I learnt so much about Australia from this exhibition and have added too many books to my "to buy" and "to read" lists; I am now anxious to organise another more leisurely trip to Ireland than my last one. My friend was thrilled that I had taken him along and, as our tickets allowed re-entry on the day, was returning  to continue his exploration after dropping me back to my hotel.

Not just Ned - Catalogue
The highlight of the day was when my friend called me over to see the exhibit on The Irish Memorial at Waverley Cemetery. He knew that he was a direct descendant of an Irish Rebel from Wicklow called Michael Dwyer (a cousin now deceased had given him this information) but did not know where he was buried; he discovered at the exhibition today that his ancestors Michael Dwyer and his wife, Mary, are buried in that monument and that "it was the largest funeral Sydney had seen with 400 horse-drawn carriages following the hearse in a procession of 10,000 people watched by 100,000 others." (Source)

I would have liked more time at the exhibition but am pleased that I was able to have a couple of hours there. The beautiful catalogue of the exhibition that I purchased will ensure that I can revisit and read about the event for years to come. If only it had a picture of Father Therry's chalice it would be perfect.

I would recommend this exhibition to anyone irrespective of their heritage, it is a must for those with a connection to Ireland  who should head for Canberra before the exhibition closes on July 31.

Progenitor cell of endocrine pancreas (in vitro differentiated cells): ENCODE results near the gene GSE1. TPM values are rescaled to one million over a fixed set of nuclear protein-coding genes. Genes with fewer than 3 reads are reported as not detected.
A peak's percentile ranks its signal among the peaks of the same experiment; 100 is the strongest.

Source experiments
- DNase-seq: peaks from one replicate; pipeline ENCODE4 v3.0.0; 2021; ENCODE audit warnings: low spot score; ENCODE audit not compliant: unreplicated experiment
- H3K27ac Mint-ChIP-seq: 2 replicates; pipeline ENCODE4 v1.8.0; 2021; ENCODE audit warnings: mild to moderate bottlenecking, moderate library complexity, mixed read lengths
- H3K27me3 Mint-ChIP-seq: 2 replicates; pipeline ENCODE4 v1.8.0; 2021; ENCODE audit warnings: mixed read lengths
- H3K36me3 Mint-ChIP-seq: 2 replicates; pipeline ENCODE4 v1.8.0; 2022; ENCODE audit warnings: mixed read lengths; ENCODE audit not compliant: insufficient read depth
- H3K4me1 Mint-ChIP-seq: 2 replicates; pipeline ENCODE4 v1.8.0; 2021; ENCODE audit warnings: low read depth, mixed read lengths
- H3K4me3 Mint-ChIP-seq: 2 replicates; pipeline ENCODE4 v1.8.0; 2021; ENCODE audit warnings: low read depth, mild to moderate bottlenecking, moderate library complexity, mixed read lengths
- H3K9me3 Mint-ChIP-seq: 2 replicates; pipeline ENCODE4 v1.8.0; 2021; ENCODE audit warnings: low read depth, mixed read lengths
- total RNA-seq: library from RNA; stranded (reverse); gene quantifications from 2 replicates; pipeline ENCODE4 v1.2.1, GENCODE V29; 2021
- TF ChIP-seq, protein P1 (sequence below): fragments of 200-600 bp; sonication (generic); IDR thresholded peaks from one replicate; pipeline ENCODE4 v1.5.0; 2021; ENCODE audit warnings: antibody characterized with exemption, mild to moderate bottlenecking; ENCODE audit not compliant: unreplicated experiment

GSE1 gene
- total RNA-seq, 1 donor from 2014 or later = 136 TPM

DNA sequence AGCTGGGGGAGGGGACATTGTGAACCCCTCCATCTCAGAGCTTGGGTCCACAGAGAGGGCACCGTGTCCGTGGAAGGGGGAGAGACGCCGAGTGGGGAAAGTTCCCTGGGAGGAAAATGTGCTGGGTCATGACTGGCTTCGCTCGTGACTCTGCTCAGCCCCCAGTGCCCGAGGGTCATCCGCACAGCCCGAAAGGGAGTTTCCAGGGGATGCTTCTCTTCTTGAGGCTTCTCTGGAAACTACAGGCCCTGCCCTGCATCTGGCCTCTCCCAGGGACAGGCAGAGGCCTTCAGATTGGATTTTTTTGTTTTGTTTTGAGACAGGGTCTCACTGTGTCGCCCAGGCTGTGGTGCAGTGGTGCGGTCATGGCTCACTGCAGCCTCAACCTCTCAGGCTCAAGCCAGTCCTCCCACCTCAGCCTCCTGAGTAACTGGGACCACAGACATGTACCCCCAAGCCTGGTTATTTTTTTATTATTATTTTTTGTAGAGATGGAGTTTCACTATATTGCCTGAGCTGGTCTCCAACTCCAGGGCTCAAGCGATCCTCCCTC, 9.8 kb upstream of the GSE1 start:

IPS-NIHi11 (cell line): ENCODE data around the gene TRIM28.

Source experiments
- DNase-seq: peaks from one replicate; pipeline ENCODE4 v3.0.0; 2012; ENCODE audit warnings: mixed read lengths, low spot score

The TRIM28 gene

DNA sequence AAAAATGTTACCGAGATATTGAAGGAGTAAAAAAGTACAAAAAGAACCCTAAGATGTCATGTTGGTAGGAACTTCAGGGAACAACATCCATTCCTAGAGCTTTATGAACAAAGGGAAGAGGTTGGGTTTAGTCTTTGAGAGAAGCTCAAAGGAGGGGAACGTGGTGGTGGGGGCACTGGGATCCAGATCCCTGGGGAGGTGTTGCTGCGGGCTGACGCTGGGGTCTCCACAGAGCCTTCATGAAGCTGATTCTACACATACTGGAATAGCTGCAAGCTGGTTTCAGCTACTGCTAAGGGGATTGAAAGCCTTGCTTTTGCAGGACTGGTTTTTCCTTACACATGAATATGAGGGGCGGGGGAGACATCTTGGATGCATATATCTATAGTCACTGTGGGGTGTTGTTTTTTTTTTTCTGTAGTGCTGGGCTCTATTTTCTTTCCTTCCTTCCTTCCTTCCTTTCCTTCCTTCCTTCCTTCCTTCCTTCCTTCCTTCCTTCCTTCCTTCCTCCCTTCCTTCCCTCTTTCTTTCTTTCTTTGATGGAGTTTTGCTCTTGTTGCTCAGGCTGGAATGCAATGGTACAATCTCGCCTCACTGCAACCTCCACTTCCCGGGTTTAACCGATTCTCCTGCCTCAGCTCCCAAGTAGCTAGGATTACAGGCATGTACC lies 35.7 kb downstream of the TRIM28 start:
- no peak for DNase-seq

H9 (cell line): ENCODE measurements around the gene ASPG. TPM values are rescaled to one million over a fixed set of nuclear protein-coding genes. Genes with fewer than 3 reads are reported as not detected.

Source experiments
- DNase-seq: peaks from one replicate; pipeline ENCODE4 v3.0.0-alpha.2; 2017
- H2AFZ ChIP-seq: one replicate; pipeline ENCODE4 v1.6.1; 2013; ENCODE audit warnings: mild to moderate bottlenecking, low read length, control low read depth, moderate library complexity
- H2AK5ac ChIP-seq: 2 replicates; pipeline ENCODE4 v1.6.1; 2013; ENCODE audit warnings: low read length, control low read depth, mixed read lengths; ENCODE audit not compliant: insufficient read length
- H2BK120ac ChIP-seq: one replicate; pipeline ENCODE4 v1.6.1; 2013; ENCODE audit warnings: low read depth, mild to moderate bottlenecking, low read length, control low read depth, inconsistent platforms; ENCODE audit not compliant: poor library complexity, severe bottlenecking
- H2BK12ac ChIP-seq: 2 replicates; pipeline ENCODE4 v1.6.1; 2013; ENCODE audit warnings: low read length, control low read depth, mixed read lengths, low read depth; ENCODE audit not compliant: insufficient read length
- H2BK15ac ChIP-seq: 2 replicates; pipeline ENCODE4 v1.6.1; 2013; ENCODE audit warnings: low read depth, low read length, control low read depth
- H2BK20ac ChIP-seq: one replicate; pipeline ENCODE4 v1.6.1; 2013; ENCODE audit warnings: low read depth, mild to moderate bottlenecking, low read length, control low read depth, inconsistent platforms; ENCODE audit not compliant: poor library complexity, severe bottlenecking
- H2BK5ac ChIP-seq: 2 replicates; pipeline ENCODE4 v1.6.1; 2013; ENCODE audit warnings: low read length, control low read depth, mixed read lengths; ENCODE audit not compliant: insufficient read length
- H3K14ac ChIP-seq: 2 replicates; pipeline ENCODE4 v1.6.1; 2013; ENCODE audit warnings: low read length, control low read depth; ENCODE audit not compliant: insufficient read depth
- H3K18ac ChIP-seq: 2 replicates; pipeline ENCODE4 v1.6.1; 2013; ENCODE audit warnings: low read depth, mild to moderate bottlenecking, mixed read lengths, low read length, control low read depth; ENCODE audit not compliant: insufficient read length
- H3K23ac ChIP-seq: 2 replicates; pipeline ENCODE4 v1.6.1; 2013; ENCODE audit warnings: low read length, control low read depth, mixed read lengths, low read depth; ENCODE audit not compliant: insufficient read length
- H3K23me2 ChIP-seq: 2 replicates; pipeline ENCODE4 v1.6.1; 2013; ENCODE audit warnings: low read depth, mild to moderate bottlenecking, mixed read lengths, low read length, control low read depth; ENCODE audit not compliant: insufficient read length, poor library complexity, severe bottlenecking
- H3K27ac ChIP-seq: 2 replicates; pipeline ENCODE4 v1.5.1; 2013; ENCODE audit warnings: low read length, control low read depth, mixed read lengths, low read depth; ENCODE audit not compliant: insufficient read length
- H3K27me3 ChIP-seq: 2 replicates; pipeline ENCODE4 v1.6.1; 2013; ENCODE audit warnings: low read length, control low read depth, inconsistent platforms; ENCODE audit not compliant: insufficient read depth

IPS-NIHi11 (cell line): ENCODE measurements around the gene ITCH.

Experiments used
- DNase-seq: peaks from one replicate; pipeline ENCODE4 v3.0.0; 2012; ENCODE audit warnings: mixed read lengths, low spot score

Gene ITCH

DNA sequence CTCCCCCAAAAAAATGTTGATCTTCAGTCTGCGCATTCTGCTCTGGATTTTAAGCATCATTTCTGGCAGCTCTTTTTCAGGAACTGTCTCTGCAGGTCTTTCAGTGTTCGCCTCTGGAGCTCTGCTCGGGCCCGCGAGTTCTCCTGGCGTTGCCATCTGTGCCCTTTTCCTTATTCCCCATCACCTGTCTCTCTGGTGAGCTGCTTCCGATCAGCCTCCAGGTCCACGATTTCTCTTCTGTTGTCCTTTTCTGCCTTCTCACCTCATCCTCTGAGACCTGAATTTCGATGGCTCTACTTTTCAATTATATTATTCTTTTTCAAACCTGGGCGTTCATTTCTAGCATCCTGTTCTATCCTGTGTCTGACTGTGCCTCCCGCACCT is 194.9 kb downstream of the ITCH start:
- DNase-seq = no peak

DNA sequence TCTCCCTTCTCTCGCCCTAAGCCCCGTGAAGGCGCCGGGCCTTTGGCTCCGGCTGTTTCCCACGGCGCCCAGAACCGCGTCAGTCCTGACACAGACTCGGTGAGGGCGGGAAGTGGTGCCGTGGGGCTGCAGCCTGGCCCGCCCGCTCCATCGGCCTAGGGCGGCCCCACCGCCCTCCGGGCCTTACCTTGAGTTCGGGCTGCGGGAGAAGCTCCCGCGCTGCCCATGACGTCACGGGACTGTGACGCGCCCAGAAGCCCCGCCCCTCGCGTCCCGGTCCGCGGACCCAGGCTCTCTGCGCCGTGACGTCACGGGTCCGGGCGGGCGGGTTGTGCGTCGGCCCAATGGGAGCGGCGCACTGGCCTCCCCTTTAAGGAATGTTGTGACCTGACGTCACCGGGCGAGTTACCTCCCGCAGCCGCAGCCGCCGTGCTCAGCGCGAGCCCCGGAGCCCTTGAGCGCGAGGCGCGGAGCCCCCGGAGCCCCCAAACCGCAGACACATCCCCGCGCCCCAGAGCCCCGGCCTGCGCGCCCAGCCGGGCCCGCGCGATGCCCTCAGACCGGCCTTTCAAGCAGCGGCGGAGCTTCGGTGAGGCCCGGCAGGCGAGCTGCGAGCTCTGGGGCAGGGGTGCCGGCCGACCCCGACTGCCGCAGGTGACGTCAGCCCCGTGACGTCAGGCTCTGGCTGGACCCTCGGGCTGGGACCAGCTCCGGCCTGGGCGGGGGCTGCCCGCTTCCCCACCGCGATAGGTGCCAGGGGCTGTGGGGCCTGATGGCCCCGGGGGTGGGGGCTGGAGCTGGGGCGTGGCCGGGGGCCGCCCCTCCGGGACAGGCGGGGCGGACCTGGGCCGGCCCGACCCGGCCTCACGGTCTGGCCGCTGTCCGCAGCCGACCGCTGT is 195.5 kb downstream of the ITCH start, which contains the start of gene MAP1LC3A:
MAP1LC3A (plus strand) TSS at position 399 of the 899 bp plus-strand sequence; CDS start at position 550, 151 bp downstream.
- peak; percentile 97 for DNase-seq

4 comments:

Aillin said...

Thanks Geniaus for sharing your experience at the "Not Just Ned" exhibition. I had been hoping to take a trip up to Canberra to see the exhibition but I don't think I'll be able to get there before it finishes in July. I know Archbishop Daniel Mannix features, he was apparently a 'cousin' of my 2nd great grandmother Cathrine Mannix but I can't prove that yet. I was interested to see your friend is a descendant of Michael Dwyer. Another family story is that my 4th great grandmother (Mary Breen/O'Brien nee McAllister) was a sister of Sam McAllister, who died at the battle of Derrynamuck in 1799 after taking the full force of the bullet fire to allow Michael Dwyer and others to escape. But again, this is another relationship I can't confirm and I'm not sure any records would exist in Ireland at that time to help (However, I did came across a 'snippet view' of a book through Google Books which had a chapter titled 'Sam McAllister and his mother' - probably the full copy of that book would be very interesting!)
Thanks again for sharing your experience of the exhibition.

Sharon said...

I knew I would be disappointed to miss this exhibition. Unfortunately when I was in Canberra earlier this year with 100 16 year olds there wasn't time to visit this exhibition. Father Therry married my ggg grandparents in 1828, so now I am doubly disappointed. No chance of a return visit.

Geniaus said...

Aillin and Sharon, You both would have enjoyed the exhibition.
Sharon, The book is beautifully produced and good value for $29.95. Although it skips Father Therry it is a great resource

ToddHouse said...

Thanks for sharing this.

LinkWithin

Related Posts Plugin for WordPress, Blogger...